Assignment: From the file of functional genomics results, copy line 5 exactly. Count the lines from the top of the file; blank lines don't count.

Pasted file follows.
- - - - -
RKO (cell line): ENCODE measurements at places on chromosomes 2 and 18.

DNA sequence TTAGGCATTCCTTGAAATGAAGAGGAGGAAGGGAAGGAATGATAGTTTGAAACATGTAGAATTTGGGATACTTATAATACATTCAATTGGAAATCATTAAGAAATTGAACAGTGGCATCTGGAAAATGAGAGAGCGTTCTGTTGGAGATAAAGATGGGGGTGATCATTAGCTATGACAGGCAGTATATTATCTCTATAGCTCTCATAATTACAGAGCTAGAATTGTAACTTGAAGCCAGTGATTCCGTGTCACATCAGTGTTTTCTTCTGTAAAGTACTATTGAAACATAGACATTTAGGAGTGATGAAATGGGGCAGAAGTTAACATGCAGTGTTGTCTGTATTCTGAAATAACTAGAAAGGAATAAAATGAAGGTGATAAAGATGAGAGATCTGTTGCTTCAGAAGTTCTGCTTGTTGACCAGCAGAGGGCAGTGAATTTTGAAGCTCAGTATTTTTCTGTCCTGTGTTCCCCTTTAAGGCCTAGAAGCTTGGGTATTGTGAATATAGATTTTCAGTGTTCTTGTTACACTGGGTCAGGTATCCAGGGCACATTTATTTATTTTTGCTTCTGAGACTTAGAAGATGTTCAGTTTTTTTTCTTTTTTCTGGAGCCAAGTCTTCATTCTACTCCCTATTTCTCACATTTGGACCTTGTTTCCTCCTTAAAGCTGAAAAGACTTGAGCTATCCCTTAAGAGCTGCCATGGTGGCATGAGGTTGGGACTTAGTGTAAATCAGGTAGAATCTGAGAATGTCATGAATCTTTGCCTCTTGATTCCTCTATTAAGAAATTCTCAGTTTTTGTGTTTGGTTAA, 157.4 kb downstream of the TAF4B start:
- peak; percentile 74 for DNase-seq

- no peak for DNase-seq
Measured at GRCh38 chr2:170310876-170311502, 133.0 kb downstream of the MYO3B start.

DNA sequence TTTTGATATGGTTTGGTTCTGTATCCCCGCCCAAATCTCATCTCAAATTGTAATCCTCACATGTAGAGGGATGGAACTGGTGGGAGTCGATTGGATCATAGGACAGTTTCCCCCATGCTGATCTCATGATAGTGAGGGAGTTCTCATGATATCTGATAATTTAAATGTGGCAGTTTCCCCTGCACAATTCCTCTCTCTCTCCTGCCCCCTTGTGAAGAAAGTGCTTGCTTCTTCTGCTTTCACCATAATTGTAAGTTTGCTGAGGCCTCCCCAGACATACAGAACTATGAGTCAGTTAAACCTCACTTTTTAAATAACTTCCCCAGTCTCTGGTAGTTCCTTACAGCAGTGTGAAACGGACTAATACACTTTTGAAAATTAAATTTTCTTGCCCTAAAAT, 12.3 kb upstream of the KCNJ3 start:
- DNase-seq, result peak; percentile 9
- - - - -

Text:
Measured at GRCh38 chr2:170310876-170311502, 133.0 kb downstream of the MYO3B start.